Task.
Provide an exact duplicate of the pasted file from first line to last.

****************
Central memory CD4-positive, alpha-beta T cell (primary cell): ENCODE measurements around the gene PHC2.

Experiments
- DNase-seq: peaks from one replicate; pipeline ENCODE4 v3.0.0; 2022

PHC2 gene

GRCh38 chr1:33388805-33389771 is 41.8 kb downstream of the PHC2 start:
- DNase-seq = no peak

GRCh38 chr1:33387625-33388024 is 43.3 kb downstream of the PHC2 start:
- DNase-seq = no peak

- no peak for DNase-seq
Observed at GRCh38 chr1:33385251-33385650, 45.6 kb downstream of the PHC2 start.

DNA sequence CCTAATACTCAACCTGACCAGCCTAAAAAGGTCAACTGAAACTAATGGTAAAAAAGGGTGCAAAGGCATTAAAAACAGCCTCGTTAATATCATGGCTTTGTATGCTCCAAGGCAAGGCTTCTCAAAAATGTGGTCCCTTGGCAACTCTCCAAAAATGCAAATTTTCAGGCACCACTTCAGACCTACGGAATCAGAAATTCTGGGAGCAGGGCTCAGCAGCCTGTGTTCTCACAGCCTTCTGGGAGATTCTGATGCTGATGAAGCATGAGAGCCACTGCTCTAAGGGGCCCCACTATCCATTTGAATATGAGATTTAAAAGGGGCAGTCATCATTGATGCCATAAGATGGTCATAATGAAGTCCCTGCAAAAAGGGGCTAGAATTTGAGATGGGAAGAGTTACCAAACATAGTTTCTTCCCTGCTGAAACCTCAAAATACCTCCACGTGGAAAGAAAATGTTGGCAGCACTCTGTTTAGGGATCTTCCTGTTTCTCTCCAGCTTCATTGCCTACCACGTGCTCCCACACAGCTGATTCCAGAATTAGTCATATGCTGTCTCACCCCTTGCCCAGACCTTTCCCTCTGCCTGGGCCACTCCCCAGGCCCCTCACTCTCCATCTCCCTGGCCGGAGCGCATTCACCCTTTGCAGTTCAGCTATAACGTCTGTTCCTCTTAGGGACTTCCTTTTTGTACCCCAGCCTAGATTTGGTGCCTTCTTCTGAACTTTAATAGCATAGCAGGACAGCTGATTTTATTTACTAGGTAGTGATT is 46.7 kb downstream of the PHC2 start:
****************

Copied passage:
Central memory CD4-positive, alpha-beta T cell (primary cell): ENCODE measurements around the gene PHC2.

Experiments
- DNase-seq: peaks from one replicate; pipeline ENCODE4 v3.0.0; 2022

PHC2 gene

GRCh38 chr1:33388805-33389771 is 41.8 kb downstream of the PHC2 start:
- DNase-seq = no peak

GRCh38 chr1:33387625-33388024 is 43.3 kb downstream of the PHC2 start:
- DNase-seq = no peak

- no peak for DNase-seq
Observed at GRCh38 chr1:33385251-33385650, 45.6 kb downstream of the PHC2 start.

DNA sequence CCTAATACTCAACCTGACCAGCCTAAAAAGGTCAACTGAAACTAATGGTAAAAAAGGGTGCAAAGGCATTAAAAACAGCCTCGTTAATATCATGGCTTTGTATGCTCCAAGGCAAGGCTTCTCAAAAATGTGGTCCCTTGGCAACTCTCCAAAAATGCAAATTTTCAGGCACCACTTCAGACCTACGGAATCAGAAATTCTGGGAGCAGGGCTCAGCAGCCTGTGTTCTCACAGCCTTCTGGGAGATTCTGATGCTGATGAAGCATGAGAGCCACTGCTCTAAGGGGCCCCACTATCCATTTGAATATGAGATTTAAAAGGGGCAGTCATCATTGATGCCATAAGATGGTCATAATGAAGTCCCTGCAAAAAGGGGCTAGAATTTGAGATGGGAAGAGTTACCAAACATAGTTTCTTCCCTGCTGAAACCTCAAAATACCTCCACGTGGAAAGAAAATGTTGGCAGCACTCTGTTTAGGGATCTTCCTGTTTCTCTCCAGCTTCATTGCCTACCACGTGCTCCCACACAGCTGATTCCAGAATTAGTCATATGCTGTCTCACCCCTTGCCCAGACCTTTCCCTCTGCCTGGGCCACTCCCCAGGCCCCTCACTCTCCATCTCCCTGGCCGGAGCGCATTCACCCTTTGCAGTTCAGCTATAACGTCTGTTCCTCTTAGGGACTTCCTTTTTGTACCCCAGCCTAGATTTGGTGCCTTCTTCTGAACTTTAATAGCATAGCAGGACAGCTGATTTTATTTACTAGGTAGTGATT is 46.7 kb downstream of the PHC2 start: